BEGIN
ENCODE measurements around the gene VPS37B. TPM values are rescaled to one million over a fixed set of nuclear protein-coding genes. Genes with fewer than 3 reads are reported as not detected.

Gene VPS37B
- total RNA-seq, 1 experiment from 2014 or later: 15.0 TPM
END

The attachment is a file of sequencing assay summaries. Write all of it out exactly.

ENCODE measurements around the gene VPS37B. TPM values are rescaled to one million over a fixed set of nuclear protein-coding genes. Genes with fewer than 3 reads are reported as not detected.

Gene VPS37B
- total RNA-seq, 1 experiment from 2014 or later: 15.0 TPM